Question Details

Answered: - Design a plan for the procedures to be used in a survey st

Design a plan for the procedures to be used in a survey study. Review the checklist in Table 8.1 after you write the section to determine if all the components have been addressed. Table 8.1 is on page 202?

I dedicate this book to Karen Drumm Creswell. She is the inspiration for my writing and my life. Because of her?as wife,


supporter, and detailed and careful editor?I am able to work long hours, keep the home fires burning, and be a productive


researcher and book writer. Thank you, Karen, from the bottom of my heart for being there for me through all of the editions of


this book.





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Library of Congress Cataloging-in-Publication Data


Creswell, John W.


Research design : qualitative, quantitative, and mixed methods approaches / John W. Creswell. ? 4th ed.


p. cm.


Includes bibliographical references and index.


ISBN 978-1-4522-2609-5 (cloth) ?


ISBN 978-1-4522-2610-1 (pbk.)


1. Social sciences?Research?Methodology


2. Social sciences?Statistical methods. I. Title.


H62.C6963 2014








This book is printed on acid-free paper.



13 14 15 16 17 10 9 8 7 6 5 4 3 2 1



Brief Contents


Analytic Contents of Research Techniques






About the Author


Part I. Preliminary Considerations


1. The Selection of a Research Approach


2. Review of the Literature


3. The Use of Theory


4. Writing Strategies and Ethical Considerations


Part II. Designing Research


5. The Introduction


6. The Purpose Statement


7. Research Questions and Hypotheses


8. Quantitative Methods


9. Qualitative Methods


10. Mixed Methods Procedures






Author Index


Subject Index



Detailed Contents


Analytic Contents of Research Techniques










Outline of Chapters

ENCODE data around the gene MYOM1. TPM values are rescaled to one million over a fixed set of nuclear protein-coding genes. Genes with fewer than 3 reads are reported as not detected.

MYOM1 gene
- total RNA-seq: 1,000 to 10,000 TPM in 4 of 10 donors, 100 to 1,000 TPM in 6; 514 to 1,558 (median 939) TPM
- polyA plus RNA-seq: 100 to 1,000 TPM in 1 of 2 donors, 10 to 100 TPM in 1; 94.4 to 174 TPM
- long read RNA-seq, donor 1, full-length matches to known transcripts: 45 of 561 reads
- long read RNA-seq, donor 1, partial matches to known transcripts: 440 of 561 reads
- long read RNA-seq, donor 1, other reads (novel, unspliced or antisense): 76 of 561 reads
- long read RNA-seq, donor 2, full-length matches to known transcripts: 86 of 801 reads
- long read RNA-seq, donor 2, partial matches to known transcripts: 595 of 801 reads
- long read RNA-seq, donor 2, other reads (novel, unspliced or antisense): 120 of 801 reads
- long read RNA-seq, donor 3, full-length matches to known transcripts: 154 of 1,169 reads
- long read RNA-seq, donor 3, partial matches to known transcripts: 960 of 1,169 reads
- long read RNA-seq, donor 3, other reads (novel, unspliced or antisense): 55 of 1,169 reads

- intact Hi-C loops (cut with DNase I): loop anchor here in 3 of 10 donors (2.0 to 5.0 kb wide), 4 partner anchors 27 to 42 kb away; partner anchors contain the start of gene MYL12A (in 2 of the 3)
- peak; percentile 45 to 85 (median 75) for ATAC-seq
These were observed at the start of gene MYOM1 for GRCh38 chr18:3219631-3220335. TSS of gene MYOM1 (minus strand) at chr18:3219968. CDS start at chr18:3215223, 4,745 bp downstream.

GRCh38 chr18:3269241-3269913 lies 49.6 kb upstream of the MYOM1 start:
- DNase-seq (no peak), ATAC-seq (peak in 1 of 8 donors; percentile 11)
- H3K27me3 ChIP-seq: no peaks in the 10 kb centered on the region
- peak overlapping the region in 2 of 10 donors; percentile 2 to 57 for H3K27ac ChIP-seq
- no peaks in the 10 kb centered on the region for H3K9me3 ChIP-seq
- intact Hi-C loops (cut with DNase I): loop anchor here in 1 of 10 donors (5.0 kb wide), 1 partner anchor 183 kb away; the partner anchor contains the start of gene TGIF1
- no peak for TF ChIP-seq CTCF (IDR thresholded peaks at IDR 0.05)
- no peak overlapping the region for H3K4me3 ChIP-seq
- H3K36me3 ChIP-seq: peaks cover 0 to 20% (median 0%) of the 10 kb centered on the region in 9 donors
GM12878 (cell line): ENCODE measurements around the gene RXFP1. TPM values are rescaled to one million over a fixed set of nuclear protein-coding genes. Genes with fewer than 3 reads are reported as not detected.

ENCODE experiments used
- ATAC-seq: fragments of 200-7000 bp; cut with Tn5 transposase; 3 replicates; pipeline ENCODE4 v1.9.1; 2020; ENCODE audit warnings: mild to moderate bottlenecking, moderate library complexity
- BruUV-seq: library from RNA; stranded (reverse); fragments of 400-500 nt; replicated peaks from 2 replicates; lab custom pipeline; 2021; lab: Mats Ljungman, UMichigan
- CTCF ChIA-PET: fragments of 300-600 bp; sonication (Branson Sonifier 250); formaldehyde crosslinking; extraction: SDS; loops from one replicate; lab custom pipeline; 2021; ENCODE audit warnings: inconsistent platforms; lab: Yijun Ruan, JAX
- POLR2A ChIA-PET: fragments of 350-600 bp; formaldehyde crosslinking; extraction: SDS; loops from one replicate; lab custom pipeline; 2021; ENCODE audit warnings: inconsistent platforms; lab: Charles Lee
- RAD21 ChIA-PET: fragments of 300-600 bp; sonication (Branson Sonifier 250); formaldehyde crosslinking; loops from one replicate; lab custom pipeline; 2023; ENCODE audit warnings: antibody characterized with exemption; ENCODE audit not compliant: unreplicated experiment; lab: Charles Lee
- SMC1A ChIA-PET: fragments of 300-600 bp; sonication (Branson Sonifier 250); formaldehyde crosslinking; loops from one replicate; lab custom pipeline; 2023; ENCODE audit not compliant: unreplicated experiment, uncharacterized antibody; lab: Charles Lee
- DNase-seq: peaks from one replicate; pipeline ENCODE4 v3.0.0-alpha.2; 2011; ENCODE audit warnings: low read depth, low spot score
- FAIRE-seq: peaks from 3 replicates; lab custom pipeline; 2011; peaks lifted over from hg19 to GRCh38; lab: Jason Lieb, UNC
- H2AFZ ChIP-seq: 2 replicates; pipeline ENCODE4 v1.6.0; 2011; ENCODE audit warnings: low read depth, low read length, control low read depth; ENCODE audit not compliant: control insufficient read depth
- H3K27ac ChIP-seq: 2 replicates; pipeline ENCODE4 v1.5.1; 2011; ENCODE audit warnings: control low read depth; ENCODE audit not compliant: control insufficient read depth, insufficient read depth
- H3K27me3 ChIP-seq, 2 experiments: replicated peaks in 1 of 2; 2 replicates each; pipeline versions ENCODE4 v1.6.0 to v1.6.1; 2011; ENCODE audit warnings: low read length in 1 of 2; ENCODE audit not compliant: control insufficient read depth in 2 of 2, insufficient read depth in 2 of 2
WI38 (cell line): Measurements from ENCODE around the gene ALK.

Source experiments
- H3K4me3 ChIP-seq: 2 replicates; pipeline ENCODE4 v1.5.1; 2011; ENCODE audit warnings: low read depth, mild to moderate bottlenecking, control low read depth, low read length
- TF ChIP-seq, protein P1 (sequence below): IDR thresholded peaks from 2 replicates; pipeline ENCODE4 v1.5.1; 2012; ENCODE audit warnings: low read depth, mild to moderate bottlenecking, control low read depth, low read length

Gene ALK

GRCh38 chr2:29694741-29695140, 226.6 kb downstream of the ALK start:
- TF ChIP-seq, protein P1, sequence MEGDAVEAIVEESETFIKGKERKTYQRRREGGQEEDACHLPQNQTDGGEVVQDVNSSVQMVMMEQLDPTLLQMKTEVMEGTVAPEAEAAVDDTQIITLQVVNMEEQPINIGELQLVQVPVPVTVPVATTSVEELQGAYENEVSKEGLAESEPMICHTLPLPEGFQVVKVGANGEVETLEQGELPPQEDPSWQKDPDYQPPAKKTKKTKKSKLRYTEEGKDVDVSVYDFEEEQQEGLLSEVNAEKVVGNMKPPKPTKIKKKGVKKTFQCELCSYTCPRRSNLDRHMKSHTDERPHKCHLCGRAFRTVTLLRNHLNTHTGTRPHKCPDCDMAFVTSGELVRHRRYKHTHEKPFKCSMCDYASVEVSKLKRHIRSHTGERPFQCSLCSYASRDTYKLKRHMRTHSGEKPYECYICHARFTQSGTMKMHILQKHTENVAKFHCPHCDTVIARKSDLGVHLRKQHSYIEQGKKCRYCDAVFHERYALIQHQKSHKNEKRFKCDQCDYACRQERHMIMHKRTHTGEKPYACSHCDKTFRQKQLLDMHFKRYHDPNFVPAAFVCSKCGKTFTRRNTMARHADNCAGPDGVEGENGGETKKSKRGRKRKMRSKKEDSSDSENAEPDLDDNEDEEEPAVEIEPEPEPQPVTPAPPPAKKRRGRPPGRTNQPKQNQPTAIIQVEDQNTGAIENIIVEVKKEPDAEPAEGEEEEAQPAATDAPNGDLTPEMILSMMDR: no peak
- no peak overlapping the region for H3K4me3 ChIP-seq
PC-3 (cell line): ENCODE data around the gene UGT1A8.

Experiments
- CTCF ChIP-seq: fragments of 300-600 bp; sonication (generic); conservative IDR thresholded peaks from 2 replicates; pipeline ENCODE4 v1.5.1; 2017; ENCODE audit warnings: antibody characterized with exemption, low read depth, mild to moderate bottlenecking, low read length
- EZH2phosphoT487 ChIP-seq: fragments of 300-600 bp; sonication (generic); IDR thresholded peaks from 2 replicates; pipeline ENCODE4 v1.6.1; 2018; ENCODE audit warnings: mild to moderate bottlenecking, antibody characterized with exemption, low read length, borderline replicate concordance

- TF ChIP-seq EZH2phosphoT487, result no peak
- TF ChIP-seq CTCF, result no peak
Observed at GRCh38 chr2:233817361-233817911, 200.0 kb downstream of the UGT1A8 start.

About the Author


Part I. Preliminary Considerations


1. The Selection of a Research Approach


The Three Approaches to Research


Three Components Involved in an Approach


Philosophical Worldviews


The Postpositivist Worldview


The Constructivist Worldview


The Transformative Worldview


The Pragmatic Worldview


Research Designs


Quantitative Designs


Qualitative Designs


Mixed Methods Designs


Research Methods


Research Approaches as Worldviews, Designs, and Methods


Criteria for Selecting a Research Approach


The Research Problem and Questions


Personal Experiences






Writing Exercises


Additional Readings


2. Review of the Literature



The Research Topic


The Literature Review


The Use of the Literature


Design Techniques


Steps in Conducting a Literature Review


Searching Computerized Databases


A Priority for Selecting Literature Material


A Literature Map of the Research


Abstracting Studies


Example 2.1. Literature Review Abstract in a Quantitative Study


Example 2.2. Literature Review Abstract in a Study Advancing a Typology


Style Manuals


The Definition of Terms


Example 2.3. Terms Defined in an Independent Variables Section


Example 2.4. Terms Defined in a Mixed Methods Dissertation


A Quantitative or Mixed Methods Literature Review




Writing Exercises


Additional Readings


3. The Use of Theory


Quantitative Theory Use


Variables in Quantitative Research


Definition of a Theory in Quantitative Research


Forms of Theories in Quantitative Research


Placement of Quantitative Theories


Writing a Quantitative Theoretical Perspective


Example 3.1. A Quantitative Theory Section


Qualitative Theory Use


Variation in Theory Use in Qualitative Research


Locating the Theory in Qualitative Research


Example 3.2. A Theory Early in a Qualitative Study


Example 3.3. A Theory at the End of a Qualitative Study


Mixed Methods Theory Use


Social Science Theory Use


Transformative Paradigm Theory Use


Example 3.4. Theory in a Transformative Mixed Methods Study




Writing Exercises



Additional Readings


4. Writing Strategies and Ethical Considerations


Writing the Proposal


Arguments Presented in a Proposal


Format for a Qualitative Proposal


Example 4.1. A Qualitative Constructivist/Interpretivist Format


Example 4.2. A Qualitative Transformative Format


Format for a Quantitative Proposal


Example 4.3. A Quantitative Format


Format for a Mixed Methods Proposal


Example 4.4. A Mixed Methods Format


Designing the Sections of a Proposal


Writing Ideas


Writing as Thinking


The Habit of Writing


Readability of the Manuscript


Example 4.5. An Illustration of the Hook-and-Eye Technique


Voice, Tense, and ?Fat?


Ethical Issues to Anticipate


Prior to Beginning the Study


Beginning the Study


Collecting the Data


Analyzing the Data


Reporting, Sharing, and Storing Data




Writing Exercises


Additional Readings


Part II. Designing Research


5. The Introduction


The Importance of Introductions


An Abstract for a Study


Qualitative, Quantitative, and Mixed Methods Introductions


A Model for an Introduction